Andrew Pulver of The Guardian gave it two stars, calling it "a misjudgment, a serious overestimation of the development of the four-year-old's irony circuit".
In The Observer, Mark Kermode gave it the same rating, criticising "bland digimation" and lack of the "charm" of the television series, and saying that the film had "little to entice the over-sixes and plenty to scare the under-fives".
In the Daily Mirror, David Edwards gave the film two stars, writing, "Boasting spectacularly shoddy animation and gags that wouldn’t amuse a dim-witted five-year-old, this is one to be thrown out with the junk mail".
Andy Lea of the Daily Star Sunday gave it three stars, stating that "this is by no means a bad film", praising the film's voice cast and "some clever jokes that poke fun at the film itself".
However, he mentioned concern over children "seeing their loveable hero transformed into a sinister robot ... For especially sensitive kids, it could even be the stuff of nightmares."
Brian Viner of the Daily Mail gave the film three stars, calling the opening sequence "charming" but concluding that the film was "misjudged" and should have been "truer to the TV original".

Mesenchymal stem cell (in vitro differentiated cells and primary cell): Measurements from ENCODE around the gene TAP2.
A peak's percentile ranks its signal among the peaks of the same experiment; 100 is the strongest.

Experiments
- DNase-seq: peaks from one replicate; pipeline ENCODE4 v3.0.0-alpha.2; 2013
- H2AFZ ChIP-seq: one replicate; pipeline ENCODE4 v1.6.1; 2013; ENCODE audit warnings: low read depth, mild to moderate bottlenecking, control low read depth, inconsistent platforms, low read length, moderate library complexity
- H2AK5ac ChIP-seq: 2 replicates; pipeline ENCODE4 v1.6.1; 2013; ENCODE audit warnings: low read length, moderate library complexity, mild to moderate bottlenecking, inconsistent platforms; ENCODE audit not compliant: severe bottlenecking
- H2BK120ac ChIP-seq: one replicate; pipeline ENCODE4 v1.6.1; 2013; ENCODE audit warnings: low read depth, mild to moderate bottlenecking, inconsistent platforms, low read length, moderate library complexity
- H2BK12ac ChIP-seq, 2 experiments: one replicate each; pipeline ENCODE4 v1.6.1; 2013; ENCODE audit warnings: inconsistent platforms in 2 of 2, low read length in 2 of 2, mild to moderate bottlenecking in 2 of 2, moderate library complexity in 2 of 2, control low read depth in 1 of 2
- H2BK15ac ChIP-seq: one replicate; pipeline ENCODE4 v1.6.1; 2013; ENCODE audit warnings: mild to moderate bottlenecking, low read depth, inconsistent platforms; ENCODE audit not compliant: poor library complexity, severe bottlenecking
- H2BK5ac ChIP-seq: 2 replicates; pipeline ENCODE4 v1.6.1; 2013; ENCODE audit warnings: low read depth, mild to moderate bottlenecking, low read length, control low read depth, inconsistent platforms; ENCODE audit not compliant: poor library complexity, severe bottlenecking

The same rating also came from Allan Hunter of the Daily Express, who said, "Kids are going to love Postman Pat: The Movie even if adults might find it sacrilegious in its treatment of their beloved childhood favourite... It's a bit Wallace & Gromit, a bit Doctor Who and just as silly and overexcited as a four-year-old after an excess of fizzy drinks."
The Los Angeles Times' Gary Goldstein wrote, "First-class Postman Pat delivers in fine style".
The Mareel review written by Caroline Malcolm wrote, "Postman Pat: The Movie, was a surprise from start to finish...Mike Disa, who is known for his children's animations showed off his artistic style by yet again creating a movie that captivated children with CGI pleasures, but also enticed adults with intensely intelligent sociobites disguised as entertainment."